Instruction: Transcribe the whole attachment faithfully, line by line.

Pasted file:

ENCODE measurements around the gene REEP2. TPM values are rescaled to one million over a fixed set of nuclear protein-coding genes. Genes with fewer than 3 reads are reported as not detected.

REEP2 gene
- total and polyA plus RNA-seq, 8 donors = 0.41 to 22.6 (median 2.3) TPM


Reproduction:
ENCODE measurements around the gene REEP2. TPM values are rescaled to one million over a fixed set of nuclear protein-coding genes. Genes with fewer than 3 reads are reported as not detected.

REEP2 gene
- total and polyA plus RNA-seq, 8 donors = 0.41 to 22.6 (median 2.3) TPM